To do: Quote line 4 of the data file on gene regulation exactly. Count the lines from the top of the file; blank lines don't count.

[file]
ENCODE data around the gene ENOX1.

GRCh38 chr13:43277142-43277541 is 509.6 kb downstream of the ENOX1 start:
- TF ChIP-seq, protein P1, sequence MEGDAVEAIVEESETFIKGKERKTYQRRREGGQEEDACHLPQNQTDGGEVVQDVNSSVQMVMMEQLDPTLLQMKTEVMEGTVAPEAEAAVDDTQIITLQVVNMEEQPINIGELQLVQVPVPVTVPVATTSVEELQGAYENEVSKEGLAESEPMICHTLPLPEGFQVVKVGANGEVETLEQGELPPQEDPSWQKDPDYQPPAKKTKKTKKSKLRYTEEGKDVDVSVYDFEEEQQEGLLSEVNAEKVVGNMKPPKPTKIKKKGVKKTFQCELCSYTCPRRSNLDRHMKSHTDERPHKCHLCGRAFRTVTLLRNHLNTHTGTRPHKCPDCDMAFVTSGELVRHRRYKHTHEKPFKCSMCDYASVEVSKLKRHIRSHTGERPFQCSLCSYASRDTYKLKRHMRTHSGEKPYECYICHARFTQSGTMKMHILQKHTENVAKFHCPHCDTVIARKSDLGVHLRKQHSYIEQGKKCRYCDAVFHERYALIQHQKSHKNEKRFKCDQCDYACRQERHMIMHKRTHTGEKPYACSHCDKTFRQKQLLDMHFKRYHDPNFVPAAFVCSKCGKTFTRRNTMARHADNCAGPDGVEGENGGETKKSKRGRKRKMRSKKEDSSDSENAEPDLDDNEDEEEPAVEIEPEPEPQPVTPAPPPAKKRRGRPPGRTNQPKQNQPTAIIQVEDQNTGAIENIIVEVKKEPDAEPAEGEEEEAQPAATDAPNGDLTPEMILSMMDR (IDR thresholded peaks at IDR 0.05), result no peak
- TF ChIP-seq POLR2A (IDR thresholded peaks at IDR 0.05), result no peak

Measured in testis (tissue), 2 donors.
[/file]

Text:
- TF ChIP-seq POLR2A (IDR thresholded peaks at IDR 0.05), result no peak